Loria approved the money to sign free agent Ivan Rodriguez in the offseason, gave the go-ahead to trade for reliever Ugueth Urbina and didn't hesitate one second to go after Jeff Conine when All-Star third baseman Mike Lowell went down with an injury. He even approved the firing of Jeff Torborg in May even though the former manager was his personal friend.


''We're still friends,'' said Loria, adding he remains in regular contact with Torborg. ``He's excited for the team. It [the firing] was difficult, but it was necessary because I had to put the organization, the team and the franchise above my personal friendship. The community deserves to see this team do better, and they have. [New manager Jack McKeon] has done a spectacular job of motivating everyone, and that's one of the ingredients we felt was missing early on when we made the change.''


Loria said he's confident South Florida can support Major League Baseball.


''I'm here because I want to be here,'' Loria said. ``We're trying to make a major-league franchise here something special. Why should it not have a major-league team?''

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I hated the article the morning after clinching the Wild Card that called Loria "Most Vile Parasite." The only newspaper I hate more than the Herald is the New York Times.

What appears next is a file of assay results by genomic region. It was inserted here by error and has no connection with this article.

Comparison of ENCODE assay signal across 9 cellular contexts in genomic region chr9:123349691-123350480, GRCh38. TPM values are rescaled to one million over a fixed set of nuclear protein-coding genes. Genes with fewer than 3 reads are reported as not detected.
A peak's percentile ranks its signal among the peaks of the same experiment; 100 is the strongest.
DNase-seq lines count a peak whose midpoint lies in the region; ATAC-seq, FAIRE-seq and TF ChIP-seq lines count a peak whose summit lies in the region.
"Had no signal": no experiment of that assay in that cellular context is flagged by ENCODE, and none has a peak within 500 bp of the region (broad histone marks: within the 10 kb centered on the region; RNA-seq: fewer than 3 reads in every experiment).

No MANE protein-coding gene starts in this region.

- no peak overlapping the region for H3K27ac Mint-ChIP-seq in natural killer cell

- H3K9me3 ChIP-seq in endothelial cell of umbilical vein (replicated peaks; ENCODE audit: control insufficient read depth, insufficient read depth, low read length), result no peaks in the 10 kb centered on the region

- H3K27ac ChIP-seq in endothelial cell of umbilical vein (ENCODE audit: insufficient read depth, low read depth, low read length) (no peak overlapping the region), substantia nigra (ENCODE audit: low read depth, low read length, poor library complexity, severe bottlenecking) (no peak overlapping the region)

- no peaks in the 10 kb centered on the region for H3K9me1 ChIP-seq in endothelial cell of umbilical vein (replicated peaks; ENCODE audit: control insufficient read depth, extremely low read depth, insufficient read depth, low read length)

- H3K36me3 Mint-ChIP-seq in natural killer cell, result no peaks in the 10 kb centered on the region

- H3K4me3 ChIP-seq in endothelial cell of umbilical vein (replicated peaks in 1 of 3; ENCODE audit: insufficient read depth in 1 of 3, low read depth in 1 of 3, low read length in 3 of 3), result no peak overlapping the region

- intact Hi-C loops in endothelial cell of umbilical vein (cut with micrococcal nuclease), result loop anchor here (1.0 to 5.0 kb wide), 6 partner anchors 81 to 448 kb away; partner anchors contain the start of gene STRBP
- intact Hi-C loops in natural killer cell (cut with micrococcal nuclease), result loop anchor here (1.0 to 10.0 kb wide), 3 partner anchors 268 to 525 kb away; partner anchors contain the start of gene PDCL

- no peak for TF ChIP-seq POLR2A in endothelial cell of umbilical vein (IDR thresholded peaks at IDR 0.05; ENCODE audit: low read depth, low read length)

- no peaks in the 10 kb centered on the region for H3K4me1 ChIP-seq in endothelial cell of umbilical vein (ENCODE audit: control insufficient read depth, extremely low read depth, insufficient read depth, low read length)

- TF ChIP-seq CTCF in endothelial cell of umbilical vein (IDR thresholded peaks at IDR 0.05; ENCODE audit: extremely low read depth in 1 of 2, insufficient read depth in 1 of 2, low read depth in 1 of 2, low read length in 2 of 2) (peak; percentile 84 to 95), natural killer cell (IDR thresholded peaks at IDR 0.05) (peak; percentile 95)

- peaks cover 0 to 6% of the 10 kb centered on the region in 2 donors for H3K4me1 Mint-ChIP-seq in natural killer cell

A better comparison would be to the National Enquirer, to put the Herald in the same sentence with the New York Times is, no matter how much you dislike the latter, is like comparing a pig to a racehorse.


BTW, I'm no fan of the Times, there was a day when it really was "all the new fit to print", alas no more. Neither paper has anywhere near the credibility it had twenty years ago.


I was appalled at Miller's comment (and it wasn't a news story, it was commentary) and more, at the page position it was given. There was no reason that piece had to run on the front page of the sports section on that day, except that the editor wanted it there.


It is inconceivable that on the morning after the Marlins win the Wildcard that the Herald would villify the owner on its sports front page with the phrase "Most Vile Parasite" WITHOUT DISCUSSION AND APPROVAL IN THE NEWSROOM. That just doesn't happen.